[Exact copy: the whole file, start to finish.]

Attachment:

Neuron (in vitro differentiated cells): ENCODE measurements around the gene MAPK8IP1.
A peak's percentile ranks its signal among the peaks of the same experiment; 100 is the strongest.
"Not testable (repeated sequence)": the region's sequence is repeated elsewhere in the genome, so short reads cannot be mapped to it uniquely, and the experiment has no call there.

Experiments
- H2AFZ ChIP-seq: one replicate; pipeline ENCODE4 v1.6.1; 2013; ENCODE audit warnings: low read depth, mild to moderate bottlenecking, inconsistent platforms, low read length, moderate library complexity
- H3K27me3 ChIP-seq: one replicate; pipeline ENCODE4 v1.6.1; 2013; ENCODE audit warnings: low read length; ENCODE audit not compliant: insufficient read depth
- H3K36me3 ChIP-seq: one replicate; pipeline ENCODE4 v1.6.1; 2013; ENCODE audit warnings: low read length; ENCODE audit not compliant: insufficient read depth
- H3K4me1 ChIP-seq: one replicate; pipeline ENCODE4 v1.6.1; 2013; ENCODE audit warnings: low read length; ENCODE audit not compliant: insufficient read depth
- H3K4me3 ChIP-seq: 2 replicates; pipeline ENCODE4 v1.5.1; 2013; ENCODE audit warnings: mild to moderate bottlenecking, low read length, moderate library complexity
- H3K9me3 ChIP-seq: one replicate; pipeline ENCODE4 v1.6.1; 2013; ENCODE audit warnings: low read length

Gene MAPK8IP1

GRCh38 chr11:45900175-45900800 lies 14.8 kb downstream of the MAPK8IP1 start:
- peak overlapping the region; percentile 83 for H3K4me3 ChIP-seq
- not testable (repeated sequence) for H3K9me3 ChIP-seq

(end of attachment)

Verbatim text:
Neuron (in vitro differentiated cells): ENCODE measurements around the gene MAPK8IP1.
A peak's percentile ranks its signal among the peaks of the same experiment; 100 is the strongest.
"Not testable (repeated sequence)": the region's sequence is repeated elsewhere in the genome, so short reads cannot be mapped to it uniquely, and the experiment has no call there.

Experiments
- H2AFZ ChIP-seq: one replicate; pipeline ENCODE4 v1.6.1; 2013; ENCODE audit warnings: low read depth, mild to moderate bottlenecking, inconsistent platforms, low read length, moderate library complexity
- H3K27me3 ChIP-seq: one replicate; pipeline ENCODE4 v1.6.1; 2013; ENCODE audit warnings: low read length; ENCODE audit not compliant: insufficient read depth
- H3K36me3 ChIP-seq: one replicate; pipeline ENCODE4 v1.6.1; 2013; ENCODE audit warnings: low read length; ENCODE audit not compliant: insufficient read depth
- H3K4me1 ChIP-seq: one replicate; pipeline ENCODE4 v1.6.1; 2013; ENCODE audit warnings: low read length; ENCODE audit not compliant: insufficient read depth
- H3K4me3 ChIP-seq: 2 replicates; pipeline ENCODE4 v1.5.1; 2013; ENCODE audit warnings: mild to moderate bottlenecking, low read length, moderate library complexity
- H3K9me3 ChIP-seq: one replicate; pipeline ENCODE4 v1.6.1; 2013; ENCODE audit warnings: low read length

Gene MAPK8IP1

GRCh38 chr11:45900175-45900800 lies 14.8 kb downstream of the MAPK8IP1 start:
- peak overlapping the region; percentile 83 for H3K4me3 ChIP-seq
- not testable (repeated sequence) for H3K9me3 ChIP-seq